Monday, February 7, 2011
The King's Speech
Above all, this is a film with two broad themes: overcoming obstacles in one's life, and friendship. The film is based on a true story, about England's King George VI. It starts with a aging and unwell King George V (played rather well by Michael Gambon) and the goings on of The Duke of York (Guy Pearce), heir to the throne who is scandalously infatuated with American soon-to-be-divorcee Wallis Simpson. Upon the death of his father, he becomes King Edward VIII and is basically having one big party after another. His mind is on the love of his life, Wallis and nothing will stand in his way of pursuing the relationship. As the monarch is also head of the Church of England, he is not permitted to marry a divorced woman. Therefore he abdicates the throne, which is immediately thrust on his brother, Prince Albert or "Bertie" (amazingly portrayed by Colin Firth) who suffers from a bad case of the stammers and fear of public speaking.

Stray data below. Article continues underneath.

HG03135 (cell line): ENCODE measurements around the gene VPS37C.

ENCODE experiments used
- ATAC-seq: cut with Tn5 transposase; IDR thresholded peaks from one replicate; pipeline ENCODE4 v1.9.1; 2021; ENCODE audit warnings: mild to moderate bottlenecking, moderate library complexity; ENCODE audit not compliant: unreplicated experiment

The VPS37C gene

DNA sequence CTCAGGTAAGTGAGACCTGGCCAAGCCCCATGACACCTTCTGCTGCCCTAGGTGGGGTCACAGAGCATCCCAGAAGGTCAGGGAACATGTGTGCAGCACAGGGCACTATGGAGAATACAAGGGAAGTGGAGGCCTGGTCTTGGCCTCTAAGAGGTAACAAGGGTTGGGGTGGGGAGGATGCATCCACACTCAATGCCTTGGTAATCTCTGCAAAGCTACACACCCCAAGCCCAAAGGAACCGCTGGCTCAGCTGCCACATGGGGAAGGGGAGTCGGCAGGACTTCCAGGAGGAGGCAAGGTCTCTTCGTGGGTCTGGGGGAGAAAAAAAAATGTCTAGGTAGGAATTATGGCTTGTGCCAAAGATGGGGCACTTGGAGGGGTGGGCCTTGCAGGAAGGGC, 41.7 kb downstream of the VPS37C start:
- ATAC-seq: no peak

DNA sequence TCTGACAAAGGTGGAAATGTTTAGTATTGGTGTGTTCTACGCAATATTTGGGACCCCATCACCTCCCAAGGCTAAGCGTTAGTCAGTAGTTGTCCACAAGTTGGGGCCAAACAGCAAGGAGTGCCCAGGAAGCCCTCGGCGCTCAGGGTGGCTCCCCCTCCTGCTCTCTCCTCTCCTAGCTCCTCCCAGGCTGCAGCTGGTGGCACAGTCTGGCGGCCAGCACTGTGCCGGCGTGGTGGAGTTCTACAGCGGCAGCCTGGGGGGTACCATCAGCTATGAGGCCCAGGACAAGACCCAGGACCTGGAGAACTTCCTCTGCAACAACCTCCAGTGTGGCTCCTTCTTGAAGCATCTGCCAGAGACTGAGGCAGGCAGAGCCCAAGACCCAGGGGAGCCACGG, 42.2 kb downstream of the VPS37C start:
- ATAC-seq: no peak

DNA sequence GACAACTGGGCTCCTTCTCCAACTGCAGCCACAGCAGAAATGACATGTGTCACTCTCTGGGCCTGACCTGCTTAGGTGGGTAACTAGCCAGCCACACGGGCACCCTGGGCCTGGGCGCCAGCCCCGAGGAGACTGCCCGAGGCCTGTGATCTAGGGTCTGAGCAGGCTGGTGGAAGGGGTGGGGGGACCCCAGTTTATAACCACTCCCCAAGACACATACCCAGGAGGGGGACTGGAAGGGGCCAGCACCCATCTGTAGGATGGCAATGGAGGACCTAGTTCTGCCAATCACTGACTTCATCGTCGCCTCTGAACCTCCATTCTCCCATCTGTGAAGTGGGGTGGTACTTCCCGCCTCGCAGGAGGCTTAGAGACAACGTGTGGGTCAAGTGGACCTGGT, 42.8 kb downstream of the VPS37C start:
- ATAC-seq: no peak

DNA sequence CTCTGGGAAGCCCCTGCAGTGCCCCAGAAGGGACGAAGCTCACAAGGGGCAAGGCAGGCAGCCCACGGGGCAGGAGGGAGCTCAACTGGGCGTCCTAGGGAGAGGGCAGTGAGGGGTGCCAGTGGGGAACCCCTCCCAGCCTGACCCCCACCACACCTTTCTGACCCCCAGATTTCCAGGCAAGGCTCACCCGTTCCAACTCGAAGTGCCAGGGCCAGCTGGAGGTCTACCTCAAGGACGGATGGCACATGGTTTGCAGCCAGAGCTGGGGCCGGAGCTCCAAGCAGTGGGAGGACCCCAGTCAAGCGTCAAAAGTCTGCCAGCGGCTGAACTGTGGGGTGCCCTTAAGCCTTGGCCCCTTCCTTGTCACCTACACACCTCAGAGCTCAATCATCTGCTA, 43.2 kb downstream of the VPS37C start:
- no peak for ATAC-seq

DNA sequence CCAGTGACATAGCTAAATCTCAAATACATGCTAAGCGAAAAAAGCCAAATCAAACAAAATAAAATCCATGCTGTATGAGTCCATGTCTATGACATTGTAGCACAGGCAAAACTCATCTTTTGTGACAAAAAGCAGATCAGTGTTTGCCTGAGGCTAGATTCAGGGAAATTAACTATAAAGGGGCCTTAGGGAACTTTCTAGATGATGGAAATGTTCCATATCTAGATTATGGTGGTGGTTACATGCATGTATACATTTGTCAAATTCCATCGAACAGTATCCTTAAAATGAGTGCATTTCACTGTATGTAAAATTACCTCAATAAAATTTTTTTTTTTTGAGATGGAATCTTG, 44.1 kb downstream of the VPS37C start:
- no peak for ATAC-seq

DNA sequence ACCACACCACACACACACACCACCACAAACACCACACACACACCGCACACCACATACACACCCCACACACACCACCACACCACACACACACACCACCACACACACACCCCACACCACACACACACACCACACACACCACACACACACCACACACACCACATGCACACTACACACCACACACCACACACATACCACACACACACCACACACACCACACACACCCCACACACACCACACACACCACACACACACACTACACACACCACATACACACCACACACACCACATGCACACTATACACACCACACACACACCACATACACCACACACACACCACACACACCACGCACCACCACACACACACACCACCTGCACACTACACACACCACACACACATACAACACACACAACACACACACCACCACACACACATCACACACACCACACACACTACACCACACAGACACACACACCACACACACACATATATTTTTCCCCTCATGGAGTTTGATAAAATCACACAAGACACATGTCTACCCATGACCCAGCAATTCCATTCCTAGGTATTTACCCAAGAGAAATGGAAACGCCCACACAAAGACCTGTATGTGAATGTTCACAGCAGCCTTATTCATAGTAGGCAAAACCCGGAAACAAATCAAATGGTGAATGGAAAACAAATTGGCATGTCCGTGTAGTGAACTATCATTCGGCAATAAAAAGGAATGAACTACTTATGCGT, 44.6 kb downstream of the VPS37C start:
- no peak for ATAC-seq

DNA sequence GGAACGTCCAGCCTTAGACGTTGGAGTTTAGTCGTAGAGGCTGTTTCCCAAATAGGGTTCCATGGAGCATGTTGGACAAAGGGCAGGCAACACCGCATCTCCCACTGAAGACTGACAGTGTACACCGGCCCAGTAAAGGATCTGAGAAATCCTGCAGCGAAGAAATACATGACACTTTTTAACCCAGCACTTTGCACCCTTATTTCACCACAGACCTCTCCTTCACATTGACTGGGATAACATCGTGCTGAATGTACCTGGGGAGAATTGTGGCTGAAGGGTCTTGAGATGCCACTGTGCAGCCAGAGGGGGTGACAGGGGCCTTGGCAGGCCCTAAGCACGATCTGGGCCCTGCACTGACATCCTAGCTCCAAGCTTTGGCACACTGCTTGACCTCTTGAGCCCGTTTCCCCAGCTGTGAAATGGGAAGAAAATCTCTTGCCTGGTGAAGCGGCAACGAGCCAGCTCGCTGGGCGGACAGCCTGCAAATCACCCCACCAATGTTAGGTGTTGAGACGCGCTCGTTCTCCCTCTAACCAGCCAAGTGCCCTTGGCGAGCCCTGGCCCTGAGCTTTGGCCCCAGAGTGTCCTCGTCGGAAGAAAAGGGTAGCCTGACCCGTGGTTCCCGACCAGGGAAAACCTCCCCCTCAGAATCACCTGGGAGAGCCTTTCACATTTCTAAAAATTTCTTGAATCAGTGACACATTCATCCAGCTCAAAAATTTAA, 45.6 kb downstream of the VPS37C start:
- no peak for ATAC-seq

His wife, Elizabeth (known to the world as the Queen Mum in later years) offers support, love and encouragement to help her husband conquer his fears (Helena Bonham Carter offers up an inspirational performance here). She introduces her husband to a speech therapist Lionel Logue, a rather unorthodox therapist who engages in a series of amusing and insightful sessions to cure the future and then newly crowned King of England.
Despite being two completely different men, with very different backgrounds in every manner, they unknowingly forge a friendship that lasts through their lives. At stake is an ever-rising threat from Adolf Hitler who eventually declares war on England. The story builds to the King's coronation and then to his defining moment, The King's Speech to his nation where he informs them the nation has been drawn into war with Germany. The King learns about himself, his life and about friendship.
The story is quite inspiring and very entertaining. It has genuinely funny moments and despite having seen the film here among a theatre of Americans, it felt very much like the entire audience connected with the King. As a matter of fact, when the film ended the audience applauded, which took me by surprise.
If you are looking for a feel good film with a dash of history, I highly recommend The King's Speech. It's worth the two hours of your time.
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